Bullying, on the other hand, does the exact opposite. It systematically undermines kids' self-esteem; whether it's physical or emotional, it can cause hurt feelings, fear, and anxiety—even beginner bullying between little kids. Being picked on, pushed around, and shunned is not acceptable at any age.

And bullying can have consequences for bullies, too. They may have a hard time forming real friendships, which can lead to problematic relationships in all parts of their lives.

One way to tell the difference between conflict and bullying is to look at intent. A playmate might accidentally cause harm during a "That's mine!" "No! I saw it first!" tug-of-war over a shovel in the sandbox. A bully, on the other hand, might snatch the shovel away and tell the other child that she'll throw sand in her face if she tries to get the shovel back. One possible sign of a bully? He's smiling during a dispute, says Barbara Coloroso, author of The Bully, the Bullied, and the Bystander: From Preschool to High SchoolHow Parents and Teachers Can Help Break the Cycle of Violence. If two boys are fighting over a book and both boys are upset, that's conflict. If a child bashes your son over the head with a book and grins as your son cries, that's bullying, explains Coloroso. Not all bullies act this way, but most kids who do are bullies.

Another sign to watch for is sneakiness or secretive behavior: A bully doesn't want grown-ups to catch him in the act, so he'll carry out his bullying covertly; he knows what he's doing isn't right. Also, a bully will act as a ringleader and recruit others to join her, not just at school but at playdates or on the playground, too. When 3-year-old Dayna Donovan tried to join another group of girls running around the playground equipment, they deliberately ran away from her, says her mom, Suzanne, of Bedford, MA. To Suzanne's dismay, Dayna kept running after the girls. They taunted Dayna and told her she wasn't allowed to go down the slide, and threw wood chips on it when she attempted to slide down. "My heart broke when I could see from the look on her face that she understood what was going on," says Donovan. "Those little girls were being downright mean."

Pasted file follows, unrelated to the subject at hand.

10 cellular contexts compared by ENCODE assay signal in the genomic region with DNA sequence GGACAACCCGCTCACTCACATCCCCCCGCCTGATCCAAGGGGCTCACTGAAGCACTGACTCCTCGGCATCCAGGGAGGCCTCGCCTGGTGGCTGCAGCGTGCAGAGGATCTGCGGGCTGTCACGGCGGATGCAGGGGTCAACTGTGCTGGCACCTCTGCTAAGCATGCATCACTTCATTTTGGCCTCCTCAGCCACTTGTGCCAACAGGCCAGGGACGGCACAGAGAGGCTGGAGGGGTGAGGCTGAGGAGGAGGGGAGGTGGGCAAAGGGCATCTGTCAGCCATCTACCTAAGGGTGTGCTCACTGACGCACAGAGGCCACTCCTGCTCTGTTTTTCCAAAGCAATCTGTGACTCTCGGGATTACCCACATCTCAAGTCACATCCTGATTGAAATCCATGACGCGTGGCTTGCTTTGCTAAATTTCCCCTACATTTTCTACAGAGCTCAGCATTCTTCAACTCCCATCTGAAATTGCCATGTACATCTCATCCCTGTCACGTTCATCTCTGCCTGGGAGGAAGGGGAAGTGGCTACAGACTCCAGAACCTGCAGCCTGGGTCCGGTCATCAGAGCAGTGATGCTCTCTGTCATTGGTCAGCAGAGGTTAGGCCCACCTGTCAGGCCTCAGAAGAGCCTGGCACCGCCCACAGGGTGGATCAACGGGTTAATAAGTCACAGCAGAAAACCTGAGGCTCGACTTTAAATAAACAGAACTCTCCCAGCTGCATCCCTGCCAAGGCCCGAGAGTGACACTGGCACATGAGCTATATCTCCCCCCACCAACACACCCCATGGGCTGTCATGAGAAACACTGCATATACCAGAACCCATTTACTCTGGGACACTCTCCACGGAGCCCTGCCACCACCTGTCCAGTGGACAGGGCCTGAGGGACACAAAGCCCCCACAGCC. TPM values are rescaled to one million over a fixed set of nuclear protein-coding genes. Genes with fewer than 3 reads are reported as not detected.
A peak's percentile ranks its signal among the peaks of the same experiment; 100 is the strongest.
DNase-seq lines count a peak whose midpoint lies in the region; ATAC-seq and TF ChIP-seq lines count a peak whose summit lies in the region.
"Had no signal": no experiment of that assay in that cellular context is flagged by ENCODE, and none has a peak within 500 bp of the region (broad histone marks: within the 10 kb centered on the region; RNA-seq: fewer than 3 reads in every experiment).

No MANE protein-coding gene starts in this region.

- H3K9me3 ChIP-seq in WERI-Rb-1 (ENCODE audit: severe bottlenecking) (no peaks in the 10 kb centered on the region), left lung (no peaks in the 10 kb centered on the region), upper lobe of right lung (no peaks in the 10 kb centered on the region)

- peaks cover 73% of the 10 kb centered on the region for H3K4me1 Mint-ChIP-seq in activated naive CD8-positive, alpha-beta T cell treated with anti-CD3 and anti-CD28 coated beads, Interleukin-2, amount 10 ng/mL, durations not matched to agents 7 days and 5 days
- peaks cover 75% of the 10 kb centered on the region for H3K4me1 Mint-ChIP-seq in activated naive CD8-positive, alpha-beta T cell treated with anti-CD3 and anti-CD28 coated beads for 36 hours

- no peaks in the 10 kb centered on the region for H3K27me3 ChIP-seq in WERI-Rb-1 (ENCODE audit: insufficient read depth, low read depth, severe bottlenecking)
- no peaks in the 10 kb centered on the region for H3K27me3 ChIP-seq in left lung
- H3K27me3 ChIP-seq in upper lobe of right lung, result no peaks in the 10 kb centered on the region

Bullying can be hard to identify because it can spark bad behavior from the "good" kid, too. Brisja Riggins's 3-year-old son, Brown, was taunted mercilessly by a boy in his nursery-school class. The boy would chant "Browny towny, Browny towny, Browny towny" over and over, until finally Brown got so angry and frustrated that he struck back and got in trouble. "There's only so much taunting a little boy can take before he's pressed beyond his ability to behave," says the Fredericksburg, VA, mom. That's where you come in.

How to protect your child

Delilah Mason, a Hudson, NH, mom of two girls, was angry and upset when she discovered one of her daughters was repeatedly being bullied (bossed around and shoved). "I felt that I had failed her as a parent by not being able to protect her and by not preparing her for this situation," she says. Here's what a parent can do:

STEP ONE: Find out what's going on

If you suspect it (see "Is Your Kid Being Bullied?" above), ask your child pointed questions, like "Did someone hurt you?" or "Can you tell me exactly what he did?" Kids this age may know that what's happening makes them feel bad, but they may not have a label for it or know how to talk about it. But remember: No matter what your child tells you, even if it makes your blood boil, keep that mama bear under control and remain calm and reassuring for your kid. The more supportive you are of his feelings, the more details you'll get about what happened, how he feels about it, and how serious the situation is. The message you want to send him is "I love you. I'm here for you. Together, we'll work on a solution."

STEP TWO: Help her figure out how to respond

Children shouldn't be expected to deal with bullies on their own, but usually, bullying happens under the radar. So role-play with her, says Joel D. Haber, Ph.D., author of Bullyproof Your Child for Life. It's a great way to help a little kid learn, and it'll boost your child's confidence. Tactics she can try:

  • Stand tall and act brave. Sometimes just acting as if the bully doesn't bother you can stop him. Tell the bully "Knock it off!" or "Stop that!" in a loud voice and walk away.

  • Ignore the bully. Some experts believe that if you don't give him attention, he'll eventually stop.

  • Stick with friends. Bullies try to isolate certain kids so they can pick on them. As the saying goes, there's safety in numbers. If your child doesn't have many friends, try to help her make some through new playdates or activities.